Pirozhki are Russian buns, usually individual-sized and baked. As with varenyky, you can fill them with pretty much anything you want — in fact, you could even use the exact same fillings for pirozhki and varenyky. It’s not rare, however, to find more diverse recipes, some of then even in classic French cookbooks. Escoffier’s Guide Culinaire, for example, counts a dozen variations called piroguis (not to be confused with Polish pierogi), and the Larousse Gastronomique has a few similar pirojkis, many of which take some serious culinary license with the real deal.
Red Alert! Eastern European dishes are invading random Western stores and restaurants! Should you duck and cover, or welcome the enemy?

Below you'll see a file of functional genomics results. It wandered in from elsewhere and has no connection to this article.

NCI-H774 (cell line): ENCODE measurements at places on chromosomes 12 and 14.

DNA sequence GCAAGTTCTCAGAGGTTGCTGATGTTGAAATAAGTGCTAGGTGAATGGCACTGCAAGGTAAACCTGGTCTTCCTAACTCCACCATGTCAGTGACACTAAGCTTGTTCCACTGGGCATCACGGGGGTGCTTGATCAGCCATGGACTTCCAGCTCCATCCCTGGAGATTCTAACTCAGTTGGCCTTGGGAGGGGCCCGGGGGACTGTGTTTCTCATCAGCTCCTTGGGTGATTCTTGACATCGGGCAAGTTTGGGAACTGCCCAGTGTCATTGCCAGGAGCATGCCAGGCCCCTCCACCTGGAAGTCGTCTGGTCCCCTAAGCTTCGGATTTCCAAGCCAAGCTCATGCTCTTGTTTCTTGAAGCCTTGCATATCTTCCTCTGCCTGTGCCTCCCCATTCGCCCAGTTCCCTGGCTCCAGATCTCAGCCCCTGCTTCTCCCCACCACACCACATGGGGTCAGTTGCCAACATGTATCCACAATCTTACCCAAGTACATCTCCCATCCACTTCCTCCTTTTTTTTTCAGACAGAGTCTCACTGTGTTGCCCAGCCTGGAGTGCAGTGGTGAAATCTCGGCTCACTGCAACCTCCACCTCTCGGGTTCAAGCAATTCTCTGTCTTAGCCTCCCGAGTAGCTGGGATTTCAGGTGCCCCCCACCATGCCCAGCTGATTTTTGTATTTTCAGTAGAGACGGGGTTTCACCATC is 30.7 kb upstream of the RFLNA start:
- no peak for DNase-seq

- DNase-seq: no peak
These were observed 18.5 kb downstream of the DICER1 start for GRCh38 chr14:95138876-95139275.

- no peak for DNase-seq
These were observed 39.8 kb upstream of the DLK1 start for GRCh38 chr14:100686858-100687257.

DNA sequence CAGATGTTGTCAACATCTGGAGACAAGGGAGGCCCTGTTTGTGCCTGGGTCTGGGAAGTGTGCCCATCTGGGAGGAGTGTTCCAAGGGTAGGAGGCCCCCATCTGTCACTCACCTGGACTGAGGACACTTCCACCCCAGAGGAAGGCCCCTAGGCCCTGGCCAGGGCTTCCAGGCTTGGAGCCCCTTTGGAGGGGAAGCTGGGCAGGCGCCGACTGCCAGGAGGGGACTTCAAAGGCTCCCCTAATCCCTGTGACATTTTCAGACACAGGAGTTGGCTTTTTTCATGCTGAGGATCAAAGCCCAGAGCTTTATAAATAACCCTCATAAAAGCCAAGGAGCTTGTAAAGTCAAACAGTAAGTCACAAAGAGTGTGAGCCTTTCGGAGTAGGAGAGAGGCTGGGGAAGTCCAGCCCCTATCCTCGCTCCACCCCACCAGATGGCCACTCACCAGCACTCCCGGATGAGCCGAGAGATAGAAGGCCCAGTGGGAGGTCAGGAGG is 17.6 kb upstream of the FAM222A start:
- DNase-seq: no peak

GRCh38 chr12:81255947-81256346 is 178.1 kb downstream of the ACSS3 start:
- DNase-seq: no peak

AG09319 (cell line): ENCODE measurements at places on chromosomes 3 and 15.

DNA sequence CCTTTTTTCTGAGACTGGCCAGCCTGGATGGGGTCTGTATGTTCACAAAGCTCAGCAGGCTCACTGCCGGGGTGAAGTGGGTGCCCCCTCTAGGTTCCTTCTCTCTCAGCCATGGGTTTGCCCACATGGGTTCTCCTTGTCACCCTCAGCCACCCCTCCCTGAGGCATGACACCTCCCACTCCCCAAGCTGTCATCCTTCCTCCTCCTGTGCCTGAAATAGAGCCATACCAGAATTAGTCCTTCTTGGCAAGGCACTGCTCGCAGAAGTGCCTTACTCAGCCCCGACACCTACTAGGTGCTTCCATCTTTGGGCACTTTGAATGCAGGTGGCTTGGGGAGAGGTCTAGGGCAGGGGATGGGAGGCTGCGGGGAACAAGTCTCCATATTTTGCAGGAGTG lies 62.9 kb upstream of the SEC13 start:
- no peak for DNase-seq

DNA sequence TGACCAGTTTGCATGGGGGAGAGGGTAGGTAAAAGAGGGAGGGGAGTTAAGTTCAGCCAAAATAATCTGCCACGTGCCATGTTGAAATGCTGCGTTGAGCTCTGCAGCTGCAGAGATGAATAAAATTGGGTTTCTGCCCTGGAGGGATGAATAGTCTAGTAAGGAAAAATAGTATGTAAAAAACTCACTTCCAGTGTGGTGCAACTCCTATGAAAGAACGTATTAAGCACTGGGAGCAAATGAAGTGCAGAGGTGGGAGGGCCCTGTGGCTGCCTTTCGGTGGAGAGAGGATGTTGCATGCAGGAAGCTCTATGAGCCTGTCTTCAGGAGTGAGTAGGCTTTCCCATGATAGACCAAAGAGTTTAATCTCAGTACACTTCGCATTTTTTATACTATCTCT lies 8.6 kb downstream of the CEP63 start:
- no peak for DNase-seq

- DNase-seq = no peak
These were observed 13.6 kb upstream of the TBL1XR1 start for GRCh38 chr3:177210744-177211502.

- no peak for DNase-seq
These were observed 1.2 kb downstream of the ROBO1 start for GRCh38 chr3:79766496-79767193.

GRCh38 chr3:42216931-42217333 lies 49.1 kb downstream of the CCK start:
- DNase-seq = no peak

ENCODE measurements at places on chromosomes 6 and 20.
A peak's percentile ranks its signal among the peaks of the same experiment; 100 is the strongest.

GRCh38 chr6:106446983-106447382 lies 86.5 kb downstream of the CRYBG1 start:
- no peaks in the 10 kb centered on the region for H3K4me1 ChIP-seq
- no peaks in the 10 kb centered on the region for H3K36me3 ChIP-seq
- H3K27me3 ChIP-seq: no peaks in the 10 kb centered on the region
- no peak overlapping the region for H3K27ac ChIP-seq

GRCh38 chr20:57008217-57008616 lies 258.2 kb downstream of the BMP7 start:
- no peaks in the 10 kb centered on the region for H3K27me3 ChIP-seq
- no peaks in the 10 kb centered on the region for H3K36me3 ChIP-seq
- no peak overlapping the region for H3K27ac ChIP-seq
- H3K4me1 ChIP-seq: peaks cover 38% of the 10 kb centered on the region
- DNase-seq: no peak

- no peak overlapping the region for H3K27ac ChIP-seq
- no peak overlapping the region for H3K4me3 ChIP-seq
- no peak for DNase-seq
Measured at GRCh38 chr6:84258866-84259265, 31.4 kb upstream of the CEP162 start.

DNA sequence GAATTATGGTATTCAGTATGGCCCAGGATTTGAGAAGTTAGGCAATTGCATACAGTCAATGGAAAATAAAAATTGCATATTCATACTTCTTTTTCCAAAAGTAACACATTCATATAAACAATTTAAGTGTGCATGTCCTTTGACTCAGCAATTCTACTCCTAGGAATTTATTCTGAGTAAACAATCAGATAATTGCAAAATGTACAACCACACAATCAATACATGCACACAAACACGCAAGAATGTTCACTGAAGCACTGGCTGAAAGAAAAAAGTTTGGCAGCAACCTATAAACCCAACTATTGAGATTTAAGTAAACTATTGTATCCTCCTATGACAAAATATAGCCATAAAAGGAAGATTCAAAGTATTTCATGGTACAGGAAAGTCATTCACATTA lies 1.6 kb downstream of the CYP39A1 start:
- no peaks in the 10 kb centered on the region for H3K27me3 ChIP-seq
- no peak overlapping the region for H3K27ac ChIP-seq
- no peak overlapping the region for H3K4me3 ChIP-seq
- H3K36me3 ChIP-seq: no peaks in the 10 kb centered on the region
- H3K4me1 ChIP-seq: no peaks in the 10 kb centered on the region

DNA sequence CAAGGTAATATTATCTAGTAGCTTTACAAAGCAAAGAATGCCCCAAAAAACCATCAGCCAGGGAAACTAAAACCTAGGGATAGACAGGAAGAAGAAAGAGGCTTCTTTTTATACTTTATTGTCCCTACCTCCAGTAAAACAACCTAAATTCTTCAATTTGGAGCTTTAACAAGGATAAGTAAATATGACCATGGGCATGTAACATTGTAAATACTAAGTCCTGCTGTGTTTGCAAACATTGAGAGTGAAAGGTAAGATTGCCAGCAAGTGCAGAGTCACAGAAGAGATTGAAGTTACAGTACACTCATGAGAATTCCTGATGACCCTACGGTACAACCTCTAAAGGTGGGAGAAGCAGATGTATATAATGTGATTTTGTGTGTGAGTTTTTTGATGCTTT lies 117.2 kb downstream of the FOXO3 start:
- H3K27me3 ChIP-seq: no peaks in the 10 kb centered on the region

This time, the alert comes from the Reading Terminal Market in Philadelphia, where AJ Pickle Patch and Salads offers hot kielbassi:
The little sausages, made from relatively lean meat compared to typical links, are cut into chunks and brined in a vinegar and hot pepper mixture. As you would expect, the result is tangy and spicy.
The store also sells other like-minded though less uncommon products, such as hot or dill pickles, and barrel-cured sauerkraut: